kmidpuddle says:

    LM, in your example, there is no genetic variation with respect to this gene. As such, selection is not possible. Whether or not the gene is epigenic or not is irrelevant. A gene that does not have any variability (alleles) in the population cannot change its frequency. We all understand this.

    But if an epigenic gene has one or more allies within the population, even if they are all epigenic, natural selection can act on them.

  17. 17
    Latemarch says:

    kmi@16:

    LM, in your example, there is no genetic variation with respect to this gene. As such, selection is not possible.

    Perhaps this is why you are having difficulty. Selection doesn’t happen to genes it happens to phenotypes.

    Whether or not the gene is epigenic or not is irrelevant.

    A second confusion. The epigenome is not the genome. There is no such thing as an epigenic gene. It’s a pattern of histones that is heritable. I know that the literature has taken to tossing around epiallele to define these patterns. Don’t mistake them as interchangeable.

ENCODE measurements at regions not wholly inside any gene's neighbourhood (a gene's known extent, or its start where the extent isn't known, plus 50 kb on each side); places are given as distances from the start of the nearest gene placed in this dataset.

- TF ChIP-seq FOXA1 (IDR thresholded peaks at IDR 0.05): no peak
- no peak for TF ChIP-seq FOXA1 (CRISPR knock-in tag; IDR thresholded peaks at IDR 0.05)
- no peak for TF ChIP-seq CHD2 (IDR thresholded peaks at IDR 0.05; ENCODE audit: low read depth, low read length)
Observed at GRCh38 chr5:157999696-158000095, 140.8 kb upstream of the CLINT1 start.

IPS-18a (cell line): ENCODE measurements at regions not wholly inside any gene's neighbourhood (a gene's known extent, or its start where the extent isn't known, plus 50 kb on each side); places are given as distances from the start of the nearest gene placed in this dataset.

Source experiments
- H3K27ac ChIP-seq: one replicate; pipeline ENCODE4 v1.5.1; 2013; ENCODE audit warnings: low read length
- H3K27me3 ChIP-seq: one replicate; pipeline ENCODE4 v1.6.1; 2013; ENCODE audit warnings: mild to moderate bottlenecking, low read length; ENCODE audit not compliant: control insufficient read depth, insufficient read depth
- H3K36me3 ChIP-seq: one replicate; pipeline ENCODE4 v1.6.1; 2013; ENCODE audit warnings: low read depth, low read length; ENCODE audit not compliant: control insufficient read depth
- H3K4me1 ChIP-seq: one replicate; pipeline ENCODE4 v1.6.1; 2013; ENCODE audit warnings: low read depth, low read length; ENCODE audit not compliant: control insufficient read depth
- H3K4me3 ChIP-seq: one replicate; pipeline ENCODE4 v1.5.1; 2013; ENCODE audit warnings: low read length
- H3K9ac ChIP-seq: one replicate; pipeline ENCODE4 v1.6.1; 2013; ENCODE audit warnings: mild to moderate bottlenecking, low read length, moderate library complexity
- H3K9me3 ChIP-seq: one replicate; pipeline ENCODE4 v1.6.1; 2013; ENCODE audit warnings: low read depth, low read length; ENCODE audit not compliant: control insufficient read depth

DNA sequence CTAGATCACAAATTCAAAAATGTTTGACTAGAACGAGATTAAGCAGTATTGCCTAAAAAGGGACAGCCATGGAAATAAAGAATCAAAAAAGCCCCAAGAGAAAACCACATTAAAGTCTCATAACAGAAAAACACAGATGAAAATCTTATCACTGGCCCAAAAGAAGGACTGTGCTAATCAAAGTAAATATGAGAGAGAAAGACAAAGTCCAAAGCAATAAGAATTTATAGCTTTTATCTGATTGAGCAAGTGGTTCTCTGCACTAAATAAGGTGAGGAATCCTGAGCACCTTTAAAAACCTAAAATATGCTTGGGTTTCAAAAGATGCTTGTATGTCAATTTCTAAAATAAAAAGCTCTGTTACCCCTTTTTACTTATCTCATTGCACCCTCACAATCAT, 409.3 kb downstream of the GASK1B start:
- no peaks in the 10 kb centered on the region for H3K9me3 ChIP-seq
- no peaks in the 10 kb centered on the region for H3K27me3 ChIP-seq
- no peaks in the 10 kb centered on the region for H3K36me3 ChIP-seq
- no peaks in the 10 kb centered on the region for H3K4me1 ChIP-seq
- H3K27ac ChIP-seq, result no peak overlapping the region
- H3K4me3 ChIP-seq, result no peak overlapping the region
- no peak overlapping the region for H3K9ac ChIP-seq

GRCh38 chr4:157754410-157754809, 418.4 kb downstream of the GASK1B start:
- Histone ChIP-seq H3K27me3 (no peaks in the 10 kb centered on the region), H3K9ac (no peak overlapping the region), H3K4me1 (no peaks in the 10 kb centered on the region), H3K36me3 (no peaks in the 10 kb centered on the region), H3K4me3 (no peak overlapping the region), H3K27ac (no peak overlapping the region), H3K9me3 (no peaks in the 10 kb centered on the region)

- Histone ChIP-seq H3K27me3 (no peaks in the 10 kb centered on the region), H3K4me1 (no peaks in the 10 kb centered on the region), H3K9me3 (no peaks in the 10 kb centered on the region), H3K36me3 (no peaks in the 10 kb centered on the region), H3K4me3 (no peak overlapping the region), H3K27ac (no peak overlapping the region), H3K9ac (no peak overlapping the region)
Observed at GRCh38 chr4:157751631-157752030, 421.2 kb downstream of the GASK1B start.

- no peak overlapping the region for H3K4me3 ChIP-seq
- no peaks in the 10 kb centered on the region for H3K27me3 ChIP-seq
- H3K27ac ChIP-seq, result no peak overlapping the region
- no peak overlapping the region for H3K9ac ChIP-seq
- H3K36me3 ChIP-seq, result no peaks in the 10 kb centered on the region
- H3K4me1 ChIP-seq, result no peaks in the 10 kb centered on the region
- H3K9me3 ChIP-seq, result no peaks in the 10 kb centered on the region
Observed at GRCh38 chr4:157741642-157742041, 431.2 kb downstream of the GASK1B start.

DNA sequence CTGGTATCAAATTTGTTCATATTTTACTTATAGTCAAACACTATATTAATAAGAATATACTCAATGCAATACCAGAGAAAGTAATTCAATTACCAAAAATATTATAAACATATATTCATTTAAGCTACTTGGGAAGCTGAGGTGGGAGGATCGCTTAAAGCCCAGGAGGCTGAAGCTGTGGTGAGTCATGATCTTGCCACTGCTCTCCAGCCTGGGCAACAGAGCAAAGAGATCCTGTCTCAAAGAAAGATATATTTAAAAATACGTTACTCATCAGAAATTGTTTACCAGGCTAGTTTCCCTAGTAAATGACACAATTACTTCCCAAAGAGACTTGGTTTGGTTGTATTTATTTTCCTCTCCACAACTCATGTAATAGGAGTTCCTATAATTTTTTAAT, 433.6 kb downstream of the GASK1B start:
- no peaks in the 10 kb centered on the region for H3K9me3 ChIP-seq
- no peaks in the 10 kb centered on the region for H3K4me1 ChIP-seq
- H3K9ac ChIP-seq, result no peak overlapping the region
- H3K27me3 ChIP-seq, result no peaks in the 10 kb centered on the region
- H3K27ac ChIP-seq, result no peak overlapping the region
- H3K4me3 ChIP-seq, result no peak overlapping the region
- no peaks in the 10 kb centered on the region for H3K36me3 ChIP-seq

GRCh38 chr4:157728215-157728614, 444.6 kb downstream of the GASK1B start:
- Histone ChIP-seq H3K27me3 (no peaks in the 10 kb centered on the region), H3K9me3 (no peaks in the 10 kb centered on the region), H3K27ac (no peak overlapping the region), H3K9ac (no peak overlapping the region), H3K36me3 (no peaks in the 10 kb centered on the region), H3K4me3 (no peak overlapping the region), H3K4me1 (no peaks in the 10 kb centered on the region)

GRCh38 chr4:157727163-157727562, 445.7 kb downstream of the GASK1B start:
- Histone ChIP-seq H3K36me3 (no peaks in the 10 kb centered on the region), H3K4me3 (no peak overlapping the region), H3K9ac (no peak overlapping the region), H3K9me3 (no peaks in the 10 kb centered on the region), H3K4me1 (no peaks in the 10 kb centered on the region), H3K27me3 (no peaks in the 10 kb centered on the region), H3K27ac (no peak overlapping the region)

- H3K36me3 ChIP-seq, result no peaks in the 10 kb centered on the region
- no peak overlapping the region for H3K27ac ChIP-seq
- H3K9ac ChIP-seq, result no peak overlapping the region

Here’s a definition from the literature that invites the same confusion but notice the genetically identical part as well: The bold is mine.

    Metastable epialleles are alleles that are variably expressed in genetically identical individuals due to epigenetic modifications established during early development and are thought to be particularly vulnerable to environmental influences.
    Pediatric Research

    Why is this distinction important. Because you can select all day for the phenotypic variation caused by the epigenetic control but you never change the underlying gene frequency. This is the point of the argument.

    But if an epigenic gene has one or more allies within the population, even if they are all epigenic, natural selection can act on them.